They felt that the cats survived with no more than bruising only because of the understandably quick reactions of their owners.

I'm not so sure. Adult cats usually have nothing much to fear from foxes. In the winter, countryside cats have been tracked in snow going right down into foxes' underground dens to take advantage of the relative shelter and warmth.

Things are different, though, when starvation looms.

At the zoo we have a perpetual problem with our resident pair of wild foxes.

I try to put food out for them each night - even dog biscuits - because if I don't, they wait for the ducks and chickens in the children's farm to be let out to run about free before pouncing and carrying one off.

We have now lost five - one a day during the last week - and are reduced to keeping them inside until there are plenty of people around.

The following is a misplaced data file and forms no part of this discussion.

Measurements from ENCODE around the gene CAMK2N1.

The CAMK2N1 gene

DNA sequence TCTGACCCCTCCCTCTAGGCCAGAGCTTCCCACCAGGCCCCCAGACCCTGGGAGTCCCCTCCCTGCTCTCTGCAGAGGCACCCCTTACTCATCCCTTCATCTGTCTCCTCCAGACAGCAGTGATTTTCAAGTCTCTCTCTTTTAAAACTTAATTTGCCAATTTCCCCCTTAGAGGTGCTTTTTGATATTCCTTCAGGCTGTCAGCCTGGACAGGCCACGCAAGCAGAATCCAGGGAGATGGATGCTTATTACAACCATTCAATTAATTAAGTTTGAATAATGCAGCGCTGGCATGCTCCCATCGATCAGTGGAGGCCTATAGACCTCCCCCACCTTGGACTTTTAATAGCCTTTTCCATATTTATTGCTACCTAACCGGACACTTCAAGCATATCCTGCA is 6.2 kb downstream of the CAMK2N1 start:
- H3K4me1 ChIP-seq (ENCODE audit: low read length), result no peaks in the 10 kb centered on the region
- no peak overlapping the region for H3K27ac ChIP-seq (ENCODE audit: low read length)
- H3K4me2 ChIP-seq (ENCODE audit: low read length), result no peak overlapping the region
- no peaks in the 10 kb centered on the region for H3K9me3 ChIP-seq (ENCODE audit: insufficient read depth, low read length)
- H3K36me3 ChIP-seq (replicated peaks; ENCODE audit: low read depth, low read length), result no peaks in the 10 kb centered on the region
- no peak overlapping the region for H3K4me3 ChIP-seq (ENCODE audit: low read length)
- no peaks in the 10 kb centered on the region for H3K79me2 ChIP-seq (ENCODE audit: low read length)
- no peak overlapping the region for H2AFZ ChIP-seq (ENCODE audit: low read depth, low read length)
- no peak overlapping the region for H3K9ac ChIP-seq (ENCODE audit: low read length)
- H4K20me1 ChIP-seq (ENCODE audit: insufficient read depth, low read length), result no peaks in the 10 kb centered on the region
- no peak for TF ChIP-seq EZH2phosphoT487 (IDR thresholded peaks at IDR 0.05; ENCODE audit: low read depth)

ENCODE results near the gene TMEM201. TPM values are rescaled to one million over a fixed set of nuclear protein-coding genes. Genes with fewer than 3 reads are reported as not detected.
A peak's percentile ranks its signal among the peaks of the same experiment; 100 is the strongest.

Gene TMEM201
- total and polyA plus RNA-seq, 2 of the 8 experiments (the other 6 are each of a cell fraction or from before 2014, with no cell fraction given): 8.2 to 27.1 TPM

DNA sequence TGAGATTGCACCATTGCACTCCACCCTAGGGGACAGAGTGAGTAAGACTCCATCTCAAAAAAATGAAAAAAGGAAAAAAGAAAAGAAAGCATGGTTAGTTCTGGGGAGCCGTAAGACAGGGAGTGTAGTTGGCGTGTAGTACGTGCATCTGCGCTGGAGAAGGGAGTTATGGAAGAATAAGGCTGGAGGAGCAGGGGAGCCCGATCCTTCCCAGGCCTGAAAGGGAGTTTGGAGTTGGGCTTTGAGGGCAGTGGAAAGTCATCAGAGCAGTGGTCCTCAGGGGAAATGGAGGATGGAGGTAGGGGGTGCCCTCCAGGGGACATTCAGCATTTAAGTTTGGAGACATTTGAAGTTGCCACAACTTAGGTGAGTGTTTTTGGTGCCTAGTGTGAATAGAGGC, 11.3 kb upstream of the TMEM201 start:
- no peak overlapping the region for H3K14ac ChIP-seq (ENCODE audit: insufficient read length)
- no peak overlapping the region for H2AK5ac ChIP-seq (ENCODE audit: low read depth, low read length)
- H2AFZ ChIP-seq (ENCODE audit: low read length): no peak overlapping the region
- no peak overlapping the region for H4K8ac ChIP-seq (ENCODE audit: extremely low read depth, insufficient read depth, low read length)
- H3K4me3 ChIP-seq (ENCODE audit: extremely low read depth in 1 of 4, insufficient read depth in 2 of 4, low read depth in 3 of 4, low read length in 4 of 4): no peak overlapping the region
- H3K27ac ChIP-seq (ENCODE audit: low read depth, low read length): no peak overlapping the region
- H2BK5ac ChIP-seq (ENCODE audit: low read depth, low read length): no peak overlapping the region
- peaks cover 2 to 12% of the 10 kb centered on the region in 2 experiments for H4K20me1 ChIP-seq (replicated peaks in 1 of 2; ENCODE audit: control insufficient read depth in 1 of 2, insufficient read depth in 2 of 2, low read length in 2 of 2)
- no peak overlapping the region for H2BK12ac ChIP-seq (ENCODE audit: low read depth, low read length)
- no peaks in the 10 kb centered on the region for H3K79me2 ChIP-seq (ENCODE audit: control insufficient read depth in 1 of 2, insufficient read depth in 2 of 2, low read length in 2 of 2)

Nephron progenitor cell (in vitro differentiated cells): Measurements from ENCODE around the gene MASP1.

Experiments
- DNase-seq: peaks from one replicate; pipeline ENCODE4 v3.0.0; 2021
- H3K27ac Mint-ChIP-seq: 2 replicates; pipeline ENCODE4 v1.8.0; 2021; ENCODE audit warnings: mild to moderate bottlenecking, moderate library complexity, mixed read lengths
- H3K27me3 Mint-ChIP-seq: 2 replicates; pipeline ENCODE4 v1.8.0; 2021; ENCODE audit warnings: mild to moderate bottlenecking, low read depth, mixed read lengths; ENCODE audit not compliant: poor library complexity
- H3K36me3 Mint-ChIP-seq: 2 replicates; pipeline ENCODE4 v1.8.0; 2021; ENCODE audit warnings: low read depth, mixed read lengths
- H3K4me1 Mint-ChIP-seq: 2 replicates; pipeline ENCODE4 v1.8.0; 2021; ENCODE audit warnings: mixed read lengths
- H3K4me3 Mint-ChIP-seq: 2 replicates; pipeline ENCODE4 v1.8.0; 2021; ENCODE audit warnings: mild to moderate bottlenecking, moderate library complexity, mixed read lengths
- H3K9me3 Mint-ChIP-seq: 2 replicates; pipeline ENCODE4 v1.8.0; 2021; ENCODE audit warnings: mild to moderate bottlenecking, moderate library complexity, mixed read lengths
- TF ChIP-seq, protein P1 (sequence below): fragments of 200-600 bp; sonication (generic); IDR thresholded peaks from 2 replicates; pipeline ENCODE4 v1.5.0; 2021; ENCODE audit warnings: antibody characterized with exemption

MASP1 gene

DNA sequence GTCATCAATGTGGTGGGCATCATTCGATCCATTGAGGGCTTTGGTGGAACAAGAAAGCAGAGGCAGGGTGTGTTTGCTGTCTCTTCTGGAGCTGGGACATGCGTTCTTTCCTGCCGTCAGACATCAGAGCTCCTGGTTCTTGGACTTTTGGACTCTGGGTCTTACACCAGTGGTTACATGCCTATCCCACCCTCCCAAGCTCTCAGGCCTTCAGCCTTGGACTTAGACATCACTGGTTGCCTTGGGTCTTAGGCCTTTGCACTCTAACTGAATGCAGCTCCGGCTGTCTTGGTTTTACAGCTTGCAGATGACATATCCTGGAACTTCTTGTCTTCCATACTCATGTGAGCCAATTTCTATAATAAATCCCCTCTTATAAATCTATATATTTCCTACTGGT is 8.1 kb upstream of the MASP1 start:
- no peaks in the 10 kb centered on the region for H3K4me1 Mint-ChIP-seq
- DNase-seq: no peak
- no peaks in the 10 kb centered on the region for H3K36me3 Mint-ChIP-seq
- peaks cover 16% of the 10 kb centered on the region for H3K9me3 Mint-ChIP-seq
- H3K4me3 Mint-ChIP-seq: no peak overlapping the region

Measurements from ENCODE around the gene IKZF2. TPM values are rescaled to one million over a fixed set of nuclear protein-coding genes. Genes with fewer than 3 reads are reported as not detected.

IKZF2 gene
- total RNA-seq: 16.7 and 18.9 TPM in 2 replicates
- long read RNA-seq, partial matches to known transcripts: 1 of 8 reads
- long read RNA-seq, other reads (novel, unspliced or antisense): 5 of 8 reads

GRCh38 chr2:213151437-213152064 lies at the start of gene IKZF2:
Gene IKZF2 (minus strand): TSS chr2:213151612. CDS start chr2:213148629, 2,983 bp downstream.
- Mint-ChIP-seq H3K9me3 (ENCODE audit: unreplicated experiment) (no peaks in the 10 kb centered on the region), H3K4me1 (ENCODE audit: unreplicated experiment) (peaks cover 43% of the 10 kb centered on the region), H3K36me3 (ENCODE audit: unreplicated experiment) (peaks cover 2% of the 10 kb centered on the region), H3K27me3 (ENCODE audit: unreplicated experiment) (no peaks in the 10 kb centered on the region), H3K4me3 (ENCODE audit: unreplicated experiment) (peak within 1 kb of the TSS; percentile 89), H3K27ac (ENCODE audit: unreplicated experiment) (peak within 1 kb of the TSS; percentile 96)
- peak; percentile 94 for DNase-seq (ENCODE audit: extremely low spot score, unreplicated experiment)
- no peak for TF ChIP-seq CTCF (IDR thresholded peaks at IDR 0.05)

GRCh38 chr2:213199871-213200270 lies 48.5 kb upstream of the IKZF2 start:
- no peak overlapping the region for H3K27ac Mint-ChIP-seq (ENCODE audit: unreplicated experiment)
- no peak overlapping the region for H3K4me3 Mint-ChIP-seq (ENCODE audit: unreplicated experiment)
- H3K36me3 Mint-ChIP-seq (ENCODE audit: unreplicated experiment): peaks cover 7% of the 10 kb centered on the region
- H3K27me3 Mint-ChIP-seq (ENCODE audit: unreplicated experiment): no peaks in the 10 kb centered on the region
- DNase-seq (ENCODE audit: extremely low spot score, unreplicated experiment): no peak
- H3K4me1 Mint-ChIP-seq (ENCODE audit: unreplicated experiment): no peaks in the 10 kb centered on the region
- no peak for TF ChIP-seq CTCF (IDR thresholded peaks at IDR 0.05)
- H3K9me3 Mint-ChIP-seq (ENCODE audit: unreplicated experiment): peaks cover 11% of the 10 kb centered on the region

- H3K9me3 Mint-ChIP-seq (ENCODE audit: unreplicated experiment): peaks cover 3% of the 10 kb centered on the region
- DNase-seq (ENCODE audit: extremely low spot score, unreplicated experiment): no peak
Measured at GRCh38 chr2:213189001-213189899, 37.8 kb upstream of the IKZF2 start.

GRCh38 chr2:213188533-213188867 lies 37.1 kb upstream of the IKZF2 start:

Personally, I'm very down-hearted at the loss of some favourite birds, especially Ferdinand, a white Indian Runner drake and the image of the talking duck in the film Babe.

Brush with Nature has us all Foxed

Strange, half-buried objects are turning up in urban gardens all over Scotland. We've had lots of calls from householders trying to come up with possible explanations for the buried hard-boiled eggs or sausages that have turned up in their gardens.
The culprits are probably foxes which are being fed by someone who lives nearby. But their benefactors are probably baffled, too-by the swift disappearance of the food they've just put out. The food usually disappears far faster than it seems possible to eat it.